The last time I felt burdened by my ordinary mind was the first time the Comrade and I tried to see the Russia exhibition -- it was too crowded to even think about lining up, so we went to the Met instead. And I saw this tender Toulouse-Lautrec painting of two reclining women whom I took to be a mother and a daughter; when I got close enough to the card, I saw that they were in fact a couple of prostitutes. The Munch painting that I thought was a man in passionate embrace with a redheaded siren was actually getting his life blood sucked out through the tooth holes in his neck. I began to realize, gentle reader, that I might not really be all that perceptive. The next weekend I was talking about this at a dinner party hosted by another dear friend, and the assembled company suggested I call this blog, as yet unborn, "I Didn't Know They Were Whores." Then I told my host how delicious the pork had been, and could I have the recipe. And reluctantly she said, "It was lamb."

2 Comments:

Blogger Recovering Baptist said...

Is Marina's dad homeless? Yeesh. And I suspect Russians think we're kind of dumb. We were playing that game where you pick a celebrity's name out of a hat and then describe the person and your partner has to guess. Everyone had to pass on the names Olga submitted because they were all like, the first Russian in space or some Russian who won the Nobel Prize for metallurgy or something. She couldn't believe we didn't know who these people are. I believe her comment was, "don't they teach you anything in American schools?" I don't know how to say "apparently not" in Russian so I just stuck with "nyet." Also, I am so jealous you got to eat lamb without someone telling you you were murdering an innocent baby animal. I haven't been able to enjoy lamb or veal in ages. Stupid vegetarian actors.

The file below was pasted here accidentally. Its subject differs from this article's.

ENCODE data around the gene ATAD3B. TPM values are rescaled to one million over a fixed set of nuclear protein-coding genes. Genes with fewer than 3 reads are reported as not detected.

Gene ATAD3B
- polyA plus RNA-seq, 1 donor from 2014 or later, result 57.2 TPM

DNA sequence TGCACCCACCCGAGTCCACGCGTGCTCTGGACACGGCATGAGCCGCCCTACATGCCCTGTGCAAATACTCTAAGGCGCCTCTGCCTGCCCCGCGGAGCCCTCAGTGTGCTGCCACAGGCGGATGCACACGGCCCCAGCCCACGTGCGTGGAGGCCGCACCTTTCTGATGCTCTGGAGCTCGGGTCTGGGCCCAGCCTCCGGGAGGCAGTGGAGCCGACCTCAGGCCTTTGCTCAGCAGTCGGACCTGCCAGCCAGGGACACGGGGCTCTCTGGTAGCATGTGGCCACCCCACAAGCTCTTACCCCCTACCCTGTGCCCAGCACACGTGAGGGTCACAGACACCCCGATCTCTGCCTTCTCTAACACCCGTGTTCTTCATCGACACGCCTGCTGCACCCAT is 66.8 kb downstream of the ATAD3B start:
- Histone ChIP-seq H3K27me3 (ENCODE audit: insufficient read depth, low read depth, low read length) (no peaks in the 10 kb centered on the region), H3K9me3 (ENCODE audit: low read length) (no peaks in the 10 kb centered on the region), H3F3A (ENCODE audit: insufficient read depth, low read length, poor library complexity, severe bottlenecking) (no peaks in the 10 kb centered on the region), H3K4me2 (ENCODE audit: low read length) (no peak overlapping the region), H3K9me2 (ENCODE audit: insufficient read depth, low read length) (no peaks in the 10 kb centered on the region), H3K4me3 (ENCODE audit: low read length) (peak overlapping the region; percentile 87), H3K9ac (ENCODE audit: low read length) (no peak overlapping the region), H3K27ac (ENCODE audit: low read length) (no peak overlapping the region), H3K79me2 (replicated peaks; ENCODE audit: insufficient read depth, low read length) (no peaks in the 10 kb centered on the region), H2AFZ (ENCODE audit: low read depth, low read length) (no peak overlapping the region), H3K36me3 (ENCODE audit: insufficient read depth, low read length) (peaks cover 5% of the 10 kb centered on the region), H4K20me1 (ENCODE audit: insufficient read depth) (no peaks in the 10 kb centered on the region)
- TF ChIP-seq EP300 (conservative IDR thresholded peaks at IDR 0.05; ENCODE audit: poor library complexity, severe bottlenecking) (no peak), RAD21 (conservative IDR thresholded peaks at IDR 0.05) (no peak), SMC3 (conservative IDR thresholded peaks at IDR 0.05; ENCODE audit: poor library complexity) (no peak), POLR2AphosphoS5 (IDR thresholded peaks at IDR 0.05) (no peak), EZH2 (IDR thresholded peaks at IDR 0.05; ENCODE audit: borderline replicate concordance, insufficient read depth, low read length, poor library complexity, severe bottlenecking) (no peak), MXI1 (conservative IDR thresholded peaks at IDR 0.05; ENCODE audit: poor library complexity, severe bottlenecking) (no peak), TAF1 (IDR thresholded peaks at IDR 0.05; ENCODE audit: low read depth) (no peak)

4:12 PM  
Blogger frostine99 said...

God have mercy [beating breast], but I think homeless Garshin is kind of sexy! What does that say about me?

You know, the Comrade knows, like, WAY more geography/algebra/history/woodworking (the class we call "shop" they call "labor," which I think oozes proletarian charm) than I ever learned in the first place, yet he told me this story once in which he had to write a comparative literary essay for his high-school Russian class, and he COPIED IT OUT OF A BOOK. Now, I'm not saying American kids don't do this -- uh, I'm not even saying *I* didn't do this -- but at least we know it's Wrong!

The Comrade didn't see the point of putting one's original thoughts on paper, or of having original thoughts in the first place. I felt smug about this and called him cheater, cheater, pumpkin eater, which he thought was the funniest thing in the world. The upside about being with someone from a foreign country is that you can use the most pedestrian idioms and still get credit for your wit and charm. The downside is that you can't discuss your favorite episode of The Bionic Woman.

6:30 PM  

Post a Comment

<< Home